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Psychologist in Sussex, England » AD/HD
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AD/HD


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My Doctor said she thought my very active little boy may have AD/HD and I subsequently took him to two specialists. One agreed with her and one did not. How can you explain this, and what should I do next? Julie Wild, parent.

Dear Julie

AD/HD is a particularly difficult order to diagnose. This is for several reasons:

  • AD/HD is not an ‘all or nothing’ disorder like a broken bone. We are all somewhere on a continuum from those who have very short attention spans to those who are exceptionally focused.
  • There are many other disorders that cause a child to look as though they are ADHD when this is not the case. For example, children who are unhappy find attention difficult, and they can become restless, disruptive and oppositional.
  • There is no test - either psychological or biological - that is unique to children with AD/HD. This is not the case with other developmental disorders. For example only children with autistic spectrum disorders have problems taking the perspective of others (theory of mind).
  • Around two thirds of children with AD/HD have other developmental disorders such as dyslexia. If this disorder is diagnosed prior to AD/HD the initial diagnosis is thought of account for all of the child’s difficulties. The opposite is true: children with AD/HD should be screened for other disorders but this often does not take place.
  • The rating scales professionals use are all subjective: what one parent thinks is ‘hyperactive’ behaviour another will think quite normal.
  • Professionals sometimes fail to assess the child in more than one setting, and seeing a child only in their clinic (where the child is much calmer - at least for the first visit) can be misleading.
  • AD/HD is a cultural and social phenomomena as well as a genetic one. Some cultures are much more accepting of lively, inattentive behaviour than others, and this can influence the view of parents, teachers and even professionals.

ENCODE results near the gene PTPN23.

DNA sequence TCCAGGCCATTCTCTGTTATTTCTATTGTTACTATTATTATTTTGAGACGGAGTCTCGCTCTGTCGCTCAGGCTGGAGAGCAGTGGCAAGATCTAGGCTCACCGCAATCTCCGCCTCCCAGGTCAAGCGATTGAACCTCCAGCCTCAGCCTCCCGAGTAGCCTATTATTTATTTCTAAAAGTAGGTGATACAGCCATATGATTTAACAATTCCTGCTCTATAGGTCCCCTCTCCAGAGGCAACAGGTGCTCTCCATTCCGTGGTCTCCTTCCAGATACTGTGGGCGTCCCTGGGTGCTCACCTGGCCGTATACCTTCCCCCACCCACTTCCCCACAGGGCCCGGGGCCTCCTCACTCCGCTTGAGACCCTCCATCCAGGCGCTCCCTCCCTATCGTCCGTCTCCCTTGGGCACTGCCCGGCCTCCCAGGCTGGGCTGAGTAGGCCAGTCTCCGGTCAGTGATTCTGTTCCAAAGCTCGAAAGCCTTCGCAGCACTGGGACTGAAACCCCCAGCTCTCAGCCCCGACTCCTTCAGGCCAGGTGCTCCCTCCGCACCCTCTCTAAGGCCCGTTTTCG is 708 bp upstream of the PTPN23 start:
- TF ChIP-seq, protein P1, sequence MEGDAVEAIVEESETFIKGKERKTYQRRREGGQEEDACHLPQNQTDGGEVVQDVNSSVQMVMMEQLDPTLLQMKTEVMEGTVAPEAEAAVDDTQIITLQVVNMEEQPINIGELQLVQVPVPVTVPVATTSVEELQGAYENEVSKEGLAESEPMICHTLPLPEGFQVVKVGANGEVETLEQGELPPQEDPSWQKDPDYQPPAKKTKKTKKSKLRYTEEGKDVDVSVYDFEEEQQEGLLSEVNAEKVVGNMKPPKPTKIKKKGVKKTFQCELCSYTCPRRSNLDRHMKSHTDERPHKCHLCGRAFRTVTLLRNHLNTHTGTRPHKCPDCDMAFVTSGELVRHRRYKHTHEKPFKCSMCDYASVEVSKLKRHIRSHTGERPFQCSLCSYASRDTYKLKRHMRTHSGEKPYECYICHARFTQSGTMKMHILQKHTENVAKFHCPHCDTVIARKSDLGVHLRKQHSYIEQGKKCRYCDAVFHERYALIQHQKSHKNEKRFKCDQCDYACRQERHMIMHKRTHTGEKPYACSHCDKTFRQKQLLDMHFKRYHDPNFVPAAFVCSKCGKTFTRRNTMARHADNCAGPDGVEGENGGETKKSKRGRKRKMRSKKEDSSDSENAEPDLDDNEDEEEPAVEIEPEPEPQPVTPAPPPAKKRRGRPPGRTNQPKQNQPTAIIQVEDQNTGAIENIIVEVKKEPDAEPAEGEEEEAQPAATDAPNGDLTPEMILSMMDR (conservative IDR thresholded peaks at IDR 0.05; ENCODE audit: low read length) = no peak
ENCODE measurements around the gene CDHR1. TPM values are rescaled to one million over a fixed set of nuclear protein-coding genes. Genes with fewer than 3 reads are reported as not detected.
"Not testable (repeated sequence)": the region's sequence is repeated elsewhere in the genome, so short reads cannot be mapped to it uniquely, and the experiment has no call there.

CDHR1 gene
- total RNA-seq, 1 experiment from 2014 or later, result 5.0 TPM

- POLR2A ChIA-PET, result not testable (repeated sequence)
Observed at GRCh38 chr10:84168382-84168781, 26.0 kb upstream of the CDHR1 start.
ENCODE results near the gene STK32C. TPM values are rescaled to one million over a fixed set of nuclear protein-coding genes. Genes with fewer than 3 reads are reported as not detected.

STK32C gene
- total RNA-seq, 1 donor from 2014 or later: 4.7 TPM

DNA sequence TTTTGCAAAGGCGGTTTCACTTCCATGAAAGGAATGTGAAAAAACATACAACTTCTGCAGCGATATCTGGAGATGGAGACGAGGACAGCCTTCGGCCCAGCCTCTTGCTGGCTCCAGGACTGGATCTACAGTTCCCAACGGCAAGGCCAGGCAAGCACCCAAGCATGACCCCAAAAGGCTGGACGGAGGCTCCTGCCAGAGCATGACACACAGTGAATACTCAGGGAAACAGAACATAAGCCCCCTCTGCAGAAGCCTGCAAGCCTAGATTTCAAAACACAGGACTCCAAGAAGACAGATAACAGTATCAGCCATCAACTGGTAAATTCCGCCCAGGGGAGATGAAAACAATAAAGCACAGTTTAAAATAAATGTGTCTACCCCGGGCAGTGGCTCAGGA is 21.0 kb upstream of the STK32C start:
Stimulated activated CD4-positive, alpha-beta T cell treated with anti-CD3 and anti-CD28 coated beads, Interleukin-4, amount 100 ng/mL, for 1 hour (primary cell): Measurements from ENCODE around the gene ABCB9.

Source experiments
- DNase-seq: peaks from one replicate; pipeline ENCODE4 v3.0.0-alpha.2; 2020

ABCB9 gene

I hope this goes some way towards explaining why you have received different views on your child.

What do you do next? If your child’s behaviour is not worrying you or his school, and he is a happy boy with friends, I would go no further. If however you and his teachers are concerned, I would find an educational psychologist who will help everyone to focus upon managing your son’s behaviour rather than labelling him. The strategies I recommend are applicable for any child who is impulsive, hyperactive and/or inattentive - whether or not they have a diagnosis of AD/HD.

It is only if your child has extreme problems that a diagnosis can become important, as you may wish to explore the option of using stimulant medication as part of an overall management plan. A psychologist can make a diagnosis of AD/HD, but cannot prescribe medication. For this reason, it is important to find a paediatrician or psychiatrist who has experience and knowledge of this disorder. Research shows that the efficacy of medication is twice as effective when it is properly planned, administered and monitored as when it is given routinely.

In my case, if I think a diagnosis is appropriate, and parents would like to consider this route, I like to ensure that appropriate educational strategies have been tried prior to making that diagnosis and referring the child to the paediatrician with whom I work.

If a child is taking medication I prefer to remain involved. This is to ensure that the medication is not seen as a ’stand alone’ treatment by school, and also to make certain that educational and medical interventions are managed in a coherent, integrated and well monitored fashion.

I hope all goes well for your son, but please get back to me if you need further advice.

Best regards, Jenny


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